Students protest to keep cafeCulinary students at Los Altos High School, who purchase recipe items with money they earn by selling meals to students, may soon be cracking textbooks instead of eggs.
Food policy at Los Altos High could mean end of cooking classes
To comply with state rules, the student-run Eagle's Nest Cafe was shut down to students at the start of this school year after more than a decade of operation, prompting dozens of juniors and seniors to cut class and protest all day last Friday.
Risking disciplinary action and threats that the school would call police, students demanded that the school reopen Eagle's Nest and allow them to sell their lobsters and steaks to other students. The cafe currently is only open to teachers.
The culinary arts program at Los Altos High is the district's only regional occupational program for cooking which helps place graduates in high-end restaurants or in schools like the Culinary Institute of America. Betty Ewing, who runs the program, was at a conference the day of the protest, but at a later interview said the cutback on the cafe has jeopardized the entire program.
Because of the cutback, she said, top students will no longer have the opportunity to travel to Las Vegas for a one-week externship cooking with professional chefs at the Mandalay Bay and the Venetian. And instead of cooking lobsters, crab and scallops as was done in the past, the students watched a film about cooking seafood this year.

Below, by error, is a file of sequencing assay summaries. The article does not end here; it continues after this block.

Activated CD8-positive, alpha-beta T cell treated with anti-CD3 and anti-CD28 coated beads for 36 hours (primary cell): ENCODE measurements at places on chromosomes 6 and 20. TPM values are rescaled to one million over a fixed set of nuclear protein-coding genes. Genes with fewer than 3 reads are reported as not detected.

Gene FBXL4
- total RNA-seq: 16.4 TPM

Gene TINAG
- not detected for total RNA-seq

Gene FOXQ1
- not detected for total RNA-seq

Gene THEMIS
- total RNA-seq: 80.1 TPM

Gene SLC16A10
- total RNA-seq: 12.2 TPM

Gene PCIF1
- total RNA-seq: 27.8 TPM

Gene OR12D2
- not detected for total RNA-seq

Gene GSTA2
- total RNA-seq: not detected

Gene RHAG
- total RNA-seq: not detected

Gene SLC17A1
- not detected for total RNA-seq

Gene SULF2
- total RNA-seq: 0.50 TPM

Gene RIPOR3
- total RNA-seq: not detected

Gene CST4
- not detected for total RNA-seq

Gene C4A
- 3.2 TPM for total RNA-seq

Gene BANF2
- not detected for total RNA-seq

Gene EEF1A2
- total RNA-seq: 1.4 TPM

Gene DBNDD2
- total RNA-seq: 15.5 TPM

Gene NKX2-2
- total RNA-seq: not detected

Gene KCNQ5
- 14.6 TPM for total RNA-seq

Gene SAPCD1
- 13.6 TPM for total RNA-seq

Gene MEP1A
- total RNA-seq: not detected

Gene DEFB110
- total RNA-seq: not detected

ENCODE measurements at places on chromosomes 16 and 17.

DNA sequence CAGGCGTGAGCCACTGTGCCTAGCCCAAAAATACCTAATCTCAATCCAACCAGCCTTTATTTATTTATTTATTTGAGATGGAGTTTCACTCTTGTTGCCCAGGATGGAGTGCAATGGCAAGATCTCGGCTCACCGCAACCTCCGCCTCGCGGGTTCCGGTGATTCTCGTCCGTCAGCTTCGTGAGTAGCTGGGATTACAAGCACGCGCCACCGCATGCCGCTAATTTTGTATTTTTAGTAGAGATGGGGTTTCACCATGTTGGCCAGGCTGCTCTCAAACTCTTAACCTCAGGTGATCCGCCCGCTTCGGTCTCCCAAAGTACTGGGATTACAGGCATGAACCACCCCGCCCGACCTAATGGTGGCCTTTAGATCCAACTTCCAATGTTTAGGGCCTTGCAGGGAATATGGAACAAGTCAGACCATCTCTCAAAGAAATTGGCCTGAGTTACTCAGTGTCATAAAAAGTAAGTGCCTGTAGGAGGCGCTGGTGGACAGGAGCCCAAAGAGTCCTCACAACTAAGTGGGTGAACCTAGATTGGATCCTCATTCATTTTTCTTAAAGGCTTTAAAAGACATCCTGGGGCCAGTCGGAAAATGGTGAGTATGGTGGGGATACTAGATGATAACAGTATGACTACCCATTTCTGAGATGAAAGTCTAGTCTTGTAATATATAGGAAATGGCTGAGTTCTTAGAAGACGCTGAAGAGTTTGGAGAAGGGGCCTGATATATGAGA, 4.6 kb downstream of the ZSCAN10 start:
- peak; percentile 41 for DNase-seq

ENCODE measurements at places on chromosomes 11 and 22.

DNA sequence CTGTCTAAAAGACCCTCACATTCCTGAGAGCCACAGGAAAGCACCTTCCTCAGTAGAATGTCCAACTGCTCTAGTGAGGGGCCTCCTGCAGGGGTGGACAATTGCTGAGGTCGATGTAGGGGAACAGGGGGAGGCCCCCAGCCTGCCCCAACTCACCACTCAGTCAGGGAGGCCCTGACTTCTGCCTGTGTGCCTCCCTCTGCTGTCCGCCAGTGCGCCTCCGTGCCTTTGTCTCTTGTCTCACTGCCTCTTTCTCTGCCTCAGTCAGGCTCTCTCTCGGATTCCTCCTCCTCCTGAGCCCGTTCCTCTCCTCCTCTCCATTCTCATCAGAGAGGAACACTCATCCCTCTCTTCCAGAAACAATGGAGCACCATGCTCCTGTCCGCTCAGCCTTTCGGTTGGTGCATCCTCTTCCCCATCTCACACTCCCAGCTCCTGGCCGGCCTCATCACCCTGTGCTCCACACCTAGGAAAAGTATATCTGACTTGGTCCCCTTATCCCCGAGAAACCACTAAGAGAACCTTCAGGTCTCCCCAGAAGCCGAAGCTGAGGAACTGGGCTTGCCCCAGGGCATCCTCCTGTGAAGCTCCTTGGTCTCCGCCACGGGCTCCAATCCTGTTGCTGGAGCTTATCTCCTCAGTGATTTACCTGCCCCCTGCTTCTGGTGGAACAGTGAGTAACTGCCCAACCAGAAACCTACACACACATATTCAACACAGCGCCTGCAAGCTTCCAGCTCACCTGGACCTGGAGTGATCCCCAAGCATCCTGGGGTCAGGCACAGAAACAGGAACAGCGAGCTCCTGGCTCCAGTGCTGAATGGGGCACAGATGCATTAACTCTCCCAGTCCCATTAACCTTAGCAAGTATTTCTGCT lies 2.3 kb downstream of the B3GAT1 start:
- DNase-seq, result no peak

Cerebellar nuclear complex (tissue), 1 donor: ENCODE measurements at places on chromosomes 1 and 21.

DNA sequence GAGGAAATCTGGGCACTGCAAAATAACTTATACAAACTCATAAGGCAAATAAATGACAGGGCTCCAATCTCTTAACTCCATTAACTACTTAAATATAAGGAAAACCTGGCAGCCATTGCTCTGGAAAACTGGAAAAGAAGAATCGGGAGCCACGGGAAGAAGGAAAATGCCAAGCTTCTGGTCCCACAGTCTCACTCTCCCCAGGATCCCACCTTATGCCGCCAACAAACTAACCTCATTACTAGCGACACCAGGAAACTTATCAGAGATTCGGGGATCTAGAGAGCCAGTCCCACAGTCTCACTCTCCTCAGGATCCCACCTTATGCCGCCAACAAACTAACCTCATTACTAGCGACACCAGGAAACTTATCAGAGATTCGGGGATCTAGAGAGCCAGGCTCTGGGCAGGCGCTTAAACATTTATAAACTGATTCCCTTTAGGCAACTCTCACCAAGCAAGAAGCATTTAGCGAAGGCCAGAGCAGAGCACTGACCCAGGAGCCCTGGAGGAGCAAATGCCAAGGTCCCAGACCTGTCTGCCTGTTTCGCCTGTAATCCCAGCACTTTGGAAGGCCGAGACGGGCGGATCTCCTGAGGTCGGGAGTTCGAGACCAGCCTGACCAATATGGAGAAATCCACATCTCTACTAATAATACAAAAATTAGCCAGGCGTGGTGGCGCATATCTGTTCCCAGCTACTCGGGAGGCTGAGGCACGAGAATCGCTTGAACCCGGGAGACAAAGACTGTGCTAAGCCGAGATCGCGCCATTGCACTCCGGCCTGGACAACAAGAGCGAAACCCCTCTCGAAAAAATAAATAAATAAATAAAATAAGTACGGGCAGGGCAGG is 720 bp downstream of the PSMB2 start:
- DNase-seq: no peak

"You can't taste a film," Ewing said.
"'We were starting to be recognized by the culinary academies. They were considering taking students from the school, they were also looking to strand with us and articulate with us, so our credits would continue to continue their education in hospitality," she said. But now, because the students are restricted from cooking, the quality of the program has deteriorated, she said.
The cafe used to bring in about $15,000 to $18,000 a year but that amount has been cut by a third, Ewing said. Although the cafe is open to faculty, teachers do not buy from it every day. As a result, the students simply cook less because Ewing does not want the food to go to waste, she said.
"The cafeteria is trying to stop everyone from selling because they're not making a profit," said culinary student Adrian Garcia, who has his eyes on pursuing a career in the culinary arts. "If we can't sell, in a few weeks we're just going to be reading from books," he said.
Ewing said the school's cafeteria has a sour mood and morale is low there.
According to Joe White, associate superintendent of business services, Los Altos High is being forced to shut down all alternative avenues of food sales as a result of a state "non-compete" rule that bans all forms of competitive food sales on campus.
Last year the school was audited, said White, and "The auditors specifically discussed competitive sales with my staff. Since we're in the federal free and reduced [school lunch] program, we must abide by the rules."
He added, "They didn't pinpoint Eagle's Nest Cafe, but they said there can be no competitive sales."
Ewing thinks the district has gone too far, to the detriment of the students.
"There's a law, but it's being stretched. ... If we really want to help our students we would let them do what they need to do to make it as successful as before," she said.
"We want them to know that we're serious about it," Garcia said about the cafe and cooking. "We do want to keep that class. That class has been fun for us."
E-mail Susan Hong at firstname.lastname@example.org